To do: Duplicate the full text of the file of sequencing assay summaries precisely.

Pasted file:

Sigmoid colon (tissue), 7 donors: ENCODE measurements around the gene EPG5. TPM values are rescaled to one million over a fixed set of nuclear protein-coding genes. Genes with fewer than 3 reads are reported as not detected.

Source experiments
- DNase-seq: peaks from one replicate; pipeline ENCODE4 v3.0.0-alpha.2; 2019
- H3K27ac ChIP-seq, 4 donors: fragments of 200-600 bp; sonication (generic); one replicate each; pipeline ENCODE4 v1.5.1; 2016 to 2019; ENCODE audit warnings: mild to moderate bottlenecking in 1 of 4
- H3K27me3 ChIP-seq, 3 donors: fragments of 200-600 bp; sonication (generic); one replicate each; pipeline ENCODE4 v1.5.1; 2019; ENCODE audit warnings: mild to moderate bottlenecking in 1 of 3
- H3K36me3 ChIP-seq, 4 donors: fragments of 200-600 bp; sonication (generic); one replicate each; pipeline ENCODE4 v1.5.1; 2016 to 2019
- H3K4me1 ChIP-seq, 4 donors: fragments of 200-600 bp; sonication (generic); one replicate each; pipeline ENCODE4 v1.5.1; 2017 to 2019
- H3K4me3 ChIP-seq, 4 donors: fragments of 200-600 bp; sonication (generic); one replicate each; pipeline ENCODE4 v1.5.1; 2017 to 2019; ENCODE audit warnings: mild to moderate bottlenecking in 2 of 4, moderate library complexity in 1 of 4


Sigmoid colon (tissue), 7 donors: ENCODE measurements around the gene EPG5. TPM values are rescaled to one million over a fixed set of nuclear protein-coding genes. Genes with fewer than 3 reads are reported as not detected.

Source experiments
- DNase-seq: peaks from one replicate; pipeline ENCODE4 v3.0.0-alpha.2; 2019
- H3K27ac ChIP-seq, 4 donors: fragments of 200-600 bp; sonication (generic); one replicate each; pipeline ENCODE4 v1.5.1; 2016 to 2019; ENCODE audit warnings: mild to moderate bottlenecking in 1 of 4
- H3K27me3 ChIP-seq, 3 donors: fragments of 200-600 bp; sonication (generic); one replicate each; pipeline ENCODE4 v1.5.1; 2019; ENCODE audit warnings: mild to moderate bottlenecking in 1 of 3
- H3K36me3 ChIP-seq, 4 donors: fragments of 200-600 bp; sonication (generic); one replicate each; pipeline ENCODE4 v1.5.1; 2016 to 2019
- H3K4me1 ChIP-seq, 4 donors: fragments of 200-600 bp; sonication (generic); one replicate each; pipeline ENCODE4 v1.5.1; 2017 to 2019
- H3K4me3 ChIP-seq, 4 donors: fragments of 200-600 bp; sonication (generic); one replicate each; pipeline ENCODE4 v1.5.1; 2017 to 2019; ENCODE audit warnings: mild to moderate bottlenecking in 2 of 4, moderate library complexity in 1 of 4